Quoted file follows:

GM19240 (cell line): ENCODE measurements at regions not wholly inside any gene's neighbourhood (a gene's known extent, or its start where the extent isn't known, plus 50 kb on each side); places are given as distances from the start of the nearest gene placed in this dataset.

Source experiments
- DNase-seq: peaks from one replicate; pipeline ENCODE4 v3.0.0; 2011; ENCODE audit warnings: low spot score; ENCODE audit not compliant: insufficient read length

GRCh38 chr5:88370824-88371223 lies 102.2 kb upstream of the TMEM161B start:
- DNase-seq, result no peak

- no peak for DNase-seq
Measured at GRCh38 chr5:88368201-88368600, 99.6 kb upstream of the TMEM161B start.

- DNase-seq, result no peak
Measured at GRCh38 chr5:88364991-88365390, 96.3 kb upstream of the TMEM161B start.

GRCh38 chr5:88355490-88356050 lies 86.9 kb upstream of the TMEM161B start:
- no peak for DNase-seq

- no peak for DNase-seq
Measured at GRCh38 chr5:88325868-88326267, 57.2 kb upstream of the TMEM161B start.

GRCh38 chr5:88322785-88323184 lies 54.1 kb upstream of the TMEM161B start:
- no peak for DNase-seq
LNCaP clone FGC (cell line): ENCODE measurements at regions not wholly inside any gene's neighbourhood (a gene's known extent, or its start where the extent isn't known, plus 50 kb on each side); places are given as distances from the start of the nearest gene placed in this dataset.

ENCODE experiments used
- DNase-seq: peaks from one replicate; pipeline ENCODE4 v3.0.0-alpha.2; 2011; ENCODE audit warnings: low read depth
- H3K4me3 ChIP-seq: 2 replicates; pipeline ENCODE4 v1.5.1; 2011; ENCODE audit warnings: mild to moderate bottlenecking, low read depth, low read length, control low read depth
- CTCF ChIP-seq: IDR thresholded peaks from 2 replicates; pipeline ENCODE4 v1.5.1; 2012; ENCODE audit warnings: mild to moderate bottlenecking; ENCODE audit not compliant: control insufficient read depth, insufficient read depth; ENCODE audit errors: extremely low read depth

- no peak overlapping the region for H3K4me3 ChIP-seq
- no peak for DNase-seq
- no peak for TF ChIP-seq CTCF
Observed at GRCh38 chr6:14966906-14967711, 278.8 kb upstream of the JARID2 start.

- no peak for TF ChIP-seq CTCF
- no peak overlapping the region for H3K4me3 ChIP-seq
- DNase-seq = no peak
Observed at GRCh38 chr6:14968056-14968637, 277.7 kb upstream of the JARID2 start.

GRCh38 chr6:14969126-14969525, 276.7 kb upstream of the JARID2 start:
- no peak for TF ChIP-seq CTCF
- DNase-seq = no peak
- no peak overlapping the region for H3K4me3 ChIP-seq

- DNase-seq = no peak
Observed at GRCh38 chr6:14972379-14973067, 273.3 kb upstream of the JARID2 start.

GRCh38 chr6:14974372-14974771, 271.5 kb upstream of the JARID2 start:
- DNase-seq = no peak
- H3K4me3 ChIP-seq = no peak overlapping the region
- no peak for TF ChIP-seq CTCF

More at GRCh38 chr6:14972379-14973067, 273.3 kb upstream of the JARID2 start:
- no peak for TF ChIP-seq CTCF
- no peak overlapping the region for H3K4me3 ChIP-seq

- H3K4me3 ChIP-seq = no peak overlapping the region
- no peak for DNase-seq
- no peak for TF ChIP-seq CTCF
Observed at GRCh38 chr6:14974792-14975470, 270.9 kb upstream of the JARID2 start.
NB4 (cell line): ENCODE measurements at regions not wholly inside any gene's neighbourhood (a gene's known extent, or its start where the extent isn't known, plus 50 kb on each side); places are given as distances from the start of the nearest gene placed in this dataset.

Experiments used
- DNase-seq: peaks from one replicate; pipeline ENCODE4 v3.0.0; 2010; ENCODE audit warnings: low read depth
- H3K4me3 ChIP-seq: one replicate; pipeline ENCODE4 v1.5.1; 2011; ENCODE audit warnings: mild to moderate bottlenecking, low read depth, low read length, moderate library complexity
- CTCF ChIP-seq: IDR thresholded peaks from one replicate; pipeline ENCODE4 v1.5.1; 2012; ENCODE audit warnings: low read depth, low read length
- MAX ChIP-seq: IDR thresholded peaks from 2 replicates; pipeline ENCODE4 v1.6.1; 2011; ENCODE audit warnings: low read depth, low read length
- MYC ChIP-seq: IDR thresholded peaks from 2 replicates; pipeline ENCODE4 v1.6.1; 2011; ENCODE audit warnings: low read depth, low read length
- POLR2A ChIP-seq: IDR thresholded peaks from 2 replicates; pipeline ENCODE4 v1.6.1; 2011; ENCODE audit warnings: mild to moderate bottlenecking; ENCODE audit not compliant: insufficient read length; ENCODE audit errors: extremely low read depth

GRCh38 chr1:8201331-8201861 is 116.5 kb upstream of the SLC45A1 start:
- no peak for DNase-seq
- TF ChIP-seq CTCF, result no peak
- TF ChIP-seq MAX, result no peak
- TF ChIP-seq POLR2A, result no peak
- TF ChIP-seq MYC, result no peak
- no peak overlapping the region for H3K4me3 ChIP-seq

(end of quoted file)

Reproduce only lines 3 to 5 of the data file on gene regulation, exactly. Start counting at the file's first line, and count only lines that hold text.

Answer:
- DNase-seq: peaks from one replicate; pipeline ENCODE4 v3.0.0; 2011; ENCODE audit warnings: low spot score; ENCODE audit not compliant: insufficient read length

GRCh38 chr5:88370824-88371223 lies 102.2 kb upstream of the TMEM161B start:
- DNase-seq, result no peak